Omelette Molière

An Omelette and a Glass of Wine

One of my favorite culinary books, is An Omelette and a Glass of Wine by Elizabeth David.  Sadly, she passed away in 1992.  The book is a series of short pieces on food and wine.  She is described as the woman who became Britain’s greatest 20th-century cookery writer.  The BBC did a drama about her life in 2006 called Elizabeth David: A Life in Recipes.  Let’s just say she had a rather steamy life, and I’m not talking about in the kitchen.

Here are a few brilliant quotes from her book.

“But one of the main points about the enjoyment of food and wine seems to me to lie in having what you want when you want it and in any particular combination you fancy.”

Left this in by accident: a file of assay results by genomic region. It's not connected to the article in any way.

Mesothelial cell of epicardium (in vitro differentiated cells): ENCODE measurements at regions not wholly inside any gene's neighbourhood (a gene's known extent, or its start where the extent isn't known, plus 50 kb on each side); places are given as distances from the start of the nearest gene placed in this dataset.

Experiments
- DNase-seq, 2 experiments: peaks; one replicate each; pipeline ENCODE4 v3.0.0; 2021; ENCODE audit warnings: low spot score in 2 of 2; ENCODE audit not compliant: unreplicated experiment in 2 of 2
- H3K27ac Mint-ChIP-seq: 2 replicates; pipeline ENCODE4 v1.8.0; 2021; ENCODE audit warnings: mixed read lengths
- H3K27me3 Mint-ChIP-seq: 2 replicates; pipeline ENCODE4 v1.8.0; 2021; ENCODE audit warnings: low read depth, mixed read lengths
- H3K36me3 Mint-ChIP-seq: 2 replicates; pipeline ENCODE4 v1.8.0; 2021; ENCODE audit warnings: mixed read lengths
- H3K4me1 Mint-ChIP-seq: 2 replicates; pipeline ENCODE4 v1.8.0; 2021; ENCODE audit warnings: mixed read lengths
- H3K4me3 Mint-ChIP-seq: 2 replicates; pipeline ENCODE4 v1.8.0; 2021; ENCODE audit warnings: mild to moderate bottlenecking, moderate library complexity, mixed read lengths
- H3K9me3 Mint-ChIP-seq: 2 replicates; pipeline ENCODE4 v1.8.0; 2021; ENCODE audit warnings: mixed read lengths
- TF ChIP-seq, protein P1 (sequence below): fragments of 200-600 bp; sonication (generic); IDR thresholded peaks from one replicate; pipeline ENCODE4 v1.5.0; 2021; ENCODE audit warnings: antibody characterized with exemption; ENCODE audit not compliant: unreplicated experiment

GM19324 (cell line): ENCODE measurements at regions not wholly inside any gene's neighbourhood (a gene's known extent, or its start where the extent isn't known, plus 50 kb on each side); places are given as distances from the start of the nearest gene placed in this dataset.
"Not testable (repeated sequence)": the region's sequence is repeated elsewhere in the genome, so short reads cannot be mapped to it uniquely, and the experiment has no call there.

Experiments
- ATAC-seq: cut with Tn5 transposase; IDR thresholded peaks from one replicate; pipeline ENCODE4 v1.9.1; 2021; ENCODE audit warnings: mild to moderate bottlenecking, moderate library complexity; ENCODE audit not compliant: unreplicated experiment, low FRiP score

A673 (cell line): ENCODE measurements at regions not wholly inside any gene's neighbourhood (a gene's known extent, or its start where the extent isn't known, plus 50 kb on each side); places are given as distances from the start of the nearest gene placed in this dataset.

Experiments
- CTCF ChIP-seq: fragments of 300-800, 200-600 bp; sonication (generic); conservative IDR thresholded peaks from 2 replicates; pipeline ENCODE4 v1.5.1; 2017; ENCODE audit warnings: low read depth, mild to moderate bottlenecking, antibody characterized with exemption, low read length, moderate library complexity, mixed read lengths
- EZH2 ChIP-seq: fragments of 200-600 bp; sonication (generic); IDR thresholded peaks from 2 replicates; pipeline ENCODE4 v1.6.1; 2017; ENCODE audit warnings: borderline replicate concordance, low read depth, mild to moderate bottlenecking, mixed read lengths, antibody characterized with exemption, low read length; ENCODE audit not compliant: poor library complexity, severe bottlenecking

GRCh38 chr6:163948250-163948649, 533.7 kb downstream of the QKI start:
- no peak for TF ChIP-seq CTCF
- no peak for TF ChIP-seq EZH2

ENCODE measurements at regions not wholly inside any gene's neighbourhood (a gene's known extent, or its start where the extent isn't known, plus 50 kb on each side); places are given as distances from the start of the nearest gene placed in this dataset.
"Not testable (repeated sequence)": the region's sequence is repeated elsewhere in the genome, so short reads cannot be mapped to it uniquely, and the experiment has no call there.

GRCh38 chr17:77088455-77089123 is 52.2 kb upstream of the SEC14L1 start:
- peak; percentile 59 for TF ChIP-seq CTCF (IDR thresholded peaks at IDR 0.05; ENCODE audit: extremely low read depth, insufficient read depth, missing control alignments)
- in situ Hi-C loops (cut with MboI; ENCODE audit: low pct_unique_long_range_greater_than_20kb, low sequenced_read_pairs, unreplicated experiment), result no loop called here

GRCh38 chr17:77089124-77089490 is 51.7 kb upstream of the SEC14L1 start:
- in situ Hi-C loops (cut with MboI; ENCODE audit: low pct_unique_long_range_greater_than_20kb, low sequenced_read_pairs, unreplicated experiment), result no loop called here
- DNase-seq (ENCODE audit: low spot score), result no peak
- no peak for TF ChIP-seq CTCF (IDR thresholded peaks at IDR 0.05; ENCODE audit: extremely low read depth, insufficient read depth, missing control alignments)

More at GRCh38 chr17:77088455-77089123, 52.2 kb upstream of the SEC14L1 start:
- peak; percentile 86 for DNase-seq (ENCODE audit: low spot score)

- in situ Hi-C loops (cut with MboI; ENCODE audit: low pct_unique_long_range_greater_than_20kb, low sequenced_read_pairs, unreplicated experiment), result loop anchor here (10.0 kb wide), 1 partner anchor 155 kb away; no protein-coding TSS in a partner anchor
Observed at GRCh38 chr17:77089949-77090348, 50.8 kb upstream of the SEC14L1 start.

“As everybody knows there is only one infallible recipe for the perfect omelette: your own.”

Omelette Molière

By Elizabeth David – An Omelette and a Glass of Wine

She had a few basic pointers in the style and method of making an omelette. Firstly, don’t beat the eggs too hard, they should be fluffy and light, not exhausted. A few gentle whisks with a fork are enough. Secondly, be careful never to let the filling overpower the egg and butter flavor of the dish.

3 eggs
1 Tbs Parmesan, finely grated
1 Tbs butter
1 Tbs gruyère
1 Tbs heavy cream

Beat 1 tablespoon of finely grated Parmesan with 3 eggs. Heat the pan on the stove for about a minute. Put a tablespoon of butter in the pan. When the butter bubbles, and is about to change color, pour in the eggs.

Add one tablespoon of gruyère cut into small dice and one tablespoon of heavy cream. Tilt the pan towards you so that some of the mixture from the far edge runs into the middle. Then tilt the pan away from you. In the time it takes to do this twice, the gruyère will have started to melt, and your omelette is ready. Fold it over in three with a fork, and slide it on to the plate. Serve instantly.

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